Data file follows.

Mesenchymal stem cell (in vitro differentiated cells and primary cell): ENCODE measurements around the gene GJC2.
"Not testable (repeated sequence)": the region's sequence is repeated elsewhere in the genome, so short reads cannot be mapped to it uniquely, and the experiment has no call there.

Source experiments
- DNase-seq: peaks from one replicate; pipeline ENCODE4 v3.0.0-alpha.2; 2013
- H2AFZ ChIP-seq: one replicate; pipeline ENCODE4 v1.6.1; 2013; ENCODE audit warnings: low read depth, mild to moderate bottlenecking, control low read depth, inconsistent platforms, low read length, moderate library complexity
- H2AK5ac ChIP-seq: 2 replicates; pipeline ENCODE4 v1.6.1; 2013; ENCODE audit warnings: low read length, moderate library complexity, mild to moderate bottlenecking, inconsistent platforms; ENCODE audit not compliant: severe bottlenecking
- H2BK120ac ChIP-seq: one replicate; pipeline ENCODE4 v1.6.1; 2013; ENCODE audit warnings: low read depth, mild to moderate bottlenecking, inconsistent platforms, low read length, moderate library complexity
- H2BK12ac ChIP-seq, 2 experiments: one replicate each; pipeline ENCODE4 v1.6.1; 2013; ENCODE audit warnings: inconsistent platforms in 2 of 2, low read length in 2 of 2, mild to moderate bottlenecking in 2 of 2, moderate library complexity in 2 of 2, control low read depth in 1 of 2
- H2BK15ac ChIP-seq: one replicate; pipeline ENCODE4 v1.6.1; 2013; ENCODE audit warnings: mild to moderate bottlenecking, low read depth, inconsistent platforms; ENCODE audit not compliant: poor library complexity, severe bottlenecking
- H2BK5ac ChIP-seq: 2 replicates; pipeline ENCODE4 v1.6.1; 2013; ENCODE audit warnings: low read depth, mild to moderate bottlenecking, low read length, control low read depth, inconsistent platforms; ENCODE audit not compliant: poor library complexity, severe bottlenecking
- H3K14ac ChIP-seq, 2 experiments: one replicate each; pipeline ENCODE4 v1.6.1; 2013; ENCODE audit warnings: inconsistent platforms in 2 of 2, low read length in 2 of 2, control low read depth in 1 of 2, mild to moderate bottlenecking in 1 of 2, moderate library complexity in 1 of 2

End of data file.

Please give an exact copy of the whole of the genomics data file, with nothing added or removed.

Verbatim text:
Mesenchymal stem cell (in vitro differentiated cells and primary cell): ENCODE measurements around the gene GJC2.
"Not testable (repeated sequence)": the region's sequence is repeated elsewhere in the genome, so short reads cannot be mapped to it uniquely, and the experiment has no call there.

Source experiments
- DNase-seq: peaks from one replicate; pipeline ENCODE4 v3.0.0-alpha.2; 2013
- H2AFZ ChIP-seq: one replicate; pipeline ENCODE4 v1.6.1; 2013; ENCODE audit warnings: low read depth, mild to moderate bottlenecking, control low read depth, inconsistent platforms, low read length, moderate library complexity
- H2AK5ac ChIP-seq: 2 replicates; pipeline ENCODE4 v1.6.1; 2013; ENCODE audit warnings: low read length, moderate library complexity, mild to moderate bottlenecking, inconsistent platforms; ENCODE audit not compliant: severe bottlenecking
- H2BK120ac ChIP-seq: one replicate; pipeline ENCODE4 v1.6.1; 2013; ENCODE audit warnings: low read depth, mild to moderate bottlenecking, inconsistent platforms, low read length, moderate library complexity
- H2BK12ac ChIP-seq, 2 experiments: one replicate each; pipeline ENCODE4 v1.6.1; 2013; ENCODE audit warnings: inconsistent platforms in 2 of 2, low read length in 2 of 2, mild to moderate bottlenecking in 2 of 2, moderate library complexity in 2 of 2, control low read depth in 1 of 2
- H2BK15ac ChIP-seq: one replicate; pipeline ENCODE4 v1.6.1; 2013; ENCODE audit warnings: mild to moderate bottlenecking, low read depth, inconsistent platforms; ENCODE audit not compliant: poor library complexity, severe bottlenecking
- H2BK5ac ChIP-seq: 2 replicates; pipeline ENCODE4 v1.6.1; 2013; ENCODE audit warnings: low read depth, mild to moderate bottlenecking, low read length, control low read depth, inconsistent platforms; ENCODE audit not compliant: poor library complexity, severe bottlenecking
- H3K14ac ChIP-seq, 2 experiments: one replicate each; pipeline ENCODE4 v1.6.1; 2013; ENCODE audit warnings: inconsistent platforms in 2 of 2, low read length in 2 of 2, control low read depth in 1 of 2, mild to moderate bottlenecking in 1 of 2, moderate library complexity in 1 of 2